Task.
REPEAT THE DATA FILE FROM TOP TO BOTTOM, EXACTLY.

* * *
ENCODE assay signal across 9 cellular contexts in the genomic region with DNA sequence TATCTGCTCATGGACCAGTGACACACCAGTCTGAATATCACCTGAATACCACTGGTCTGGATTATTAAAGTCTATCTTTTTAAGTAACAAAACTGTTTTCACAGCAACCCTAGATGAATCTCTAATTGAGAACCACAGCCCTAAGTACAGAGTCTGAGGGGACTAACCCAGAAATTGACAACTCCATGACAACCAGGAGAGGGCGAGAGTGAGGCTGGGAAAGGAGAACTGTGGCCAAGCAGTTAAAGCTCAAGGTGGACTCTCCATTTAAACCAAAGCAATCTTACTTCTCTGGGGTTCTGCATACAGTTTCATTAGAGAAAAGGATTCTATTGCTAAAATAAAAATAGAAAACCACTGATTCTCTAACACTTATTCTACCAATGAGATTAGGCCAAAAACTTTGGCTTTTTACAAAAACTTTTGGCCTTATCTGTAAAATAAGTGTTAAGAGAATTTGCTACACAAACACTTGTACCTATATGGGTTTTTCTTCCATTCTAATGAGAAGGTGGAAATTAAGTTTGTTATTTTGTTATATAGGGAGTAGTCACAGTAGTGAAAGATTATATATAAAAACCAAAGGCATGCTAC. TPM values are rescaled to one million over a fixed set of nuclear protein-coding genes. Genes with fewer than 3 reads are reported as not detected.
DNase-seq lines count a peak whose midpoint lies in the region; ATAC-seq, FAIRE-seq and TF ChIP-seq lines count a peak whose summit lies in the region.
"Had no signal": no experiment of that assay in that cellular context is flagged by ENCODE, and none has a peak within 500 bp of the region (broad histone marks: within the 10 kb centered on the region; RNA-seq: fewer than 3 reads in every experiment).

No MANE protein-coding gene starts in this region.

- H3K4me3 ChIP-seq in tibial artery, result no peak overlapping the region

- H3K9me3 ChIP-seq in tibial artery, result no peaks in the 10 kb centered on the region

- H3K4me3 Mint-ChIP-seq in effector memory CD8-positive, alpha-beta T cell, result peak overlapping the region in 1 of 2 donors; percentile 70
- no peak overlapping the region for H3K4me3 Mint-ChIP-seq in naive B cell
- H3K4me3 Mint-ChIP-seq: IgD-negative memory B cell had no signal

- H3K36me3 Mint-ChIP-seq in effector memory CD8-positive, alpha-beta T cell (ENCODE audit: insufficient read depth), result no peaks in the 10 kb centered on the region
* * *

ENCODE assay signal across 9 cellular contexts in the genomic region with DNA sequence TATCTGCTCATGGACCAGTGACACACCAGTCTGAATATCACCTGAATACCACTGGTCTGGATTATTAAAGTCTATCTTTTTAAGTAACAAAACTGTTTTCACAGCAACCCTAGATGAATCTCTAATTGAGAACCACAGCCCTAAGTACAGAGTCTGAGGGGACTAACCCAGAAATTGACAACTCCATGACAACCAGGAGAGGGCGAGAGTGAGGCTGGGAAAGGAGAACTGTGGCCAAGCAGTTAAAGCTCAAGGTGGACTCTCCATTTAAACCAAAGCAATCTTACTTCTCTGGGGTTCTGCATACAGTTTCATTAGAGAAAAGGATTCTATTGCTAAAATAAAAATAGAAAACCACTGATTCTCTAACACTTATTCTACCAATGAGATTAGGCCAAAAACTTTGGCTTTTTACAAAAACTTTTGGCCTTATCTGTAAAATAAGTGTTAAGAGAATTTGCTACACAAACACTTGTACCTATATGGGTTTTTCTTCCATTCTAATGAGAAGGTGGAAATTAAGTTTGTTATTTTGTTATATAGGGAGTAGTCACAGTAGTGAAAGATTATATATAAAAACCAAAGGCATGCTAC. TPM values are rescaled to one million over a fixed set of nuclear protein-coding genes. Genes with fewer than 3 reads are reported as not detected.
DNase-seq lines count a peak whose midpoint lies in the region; ATAC-seq, FAIRE-seq and TF ChIP-seq lines count a peak whose summit lies in the region.
"Had no signal": no experiment of that assay in that cellular context is flagged by ENCODE, and none has a peak within 500 bp of the region (broad histone marks: within the 10 kb centered on the region; RNA-seq: fewer than 3 reads in every experiment).

No MANE protein-coding gene starts in this region.

- H3K4me3 ChIP-seq in tibial artery, result no peak overlapping the region

- H3K9me3 ChIP-seq in tibial artery, result no peaks in the 10 kb centered on the region

- H3K4me3 Mint-ChIP-seq in effector memory CD8-positive, alpha-beta T cell, result peak overlapping the region in 1 of 2 donors; percentile 70
- no peak overlapping the region for H3K4me3 Mint-ChIP-seq in naive B cell
- H3K4me3 Mint-ChIP-seq: IgD-negative memory B cell had no signal

- H3K36me3 Mint-ChIP-seq in effector memory CD8-positive, alpha-beta T cell (ENCODE audit: insufficient read depth), result no peaks in the 10 kb centered on the region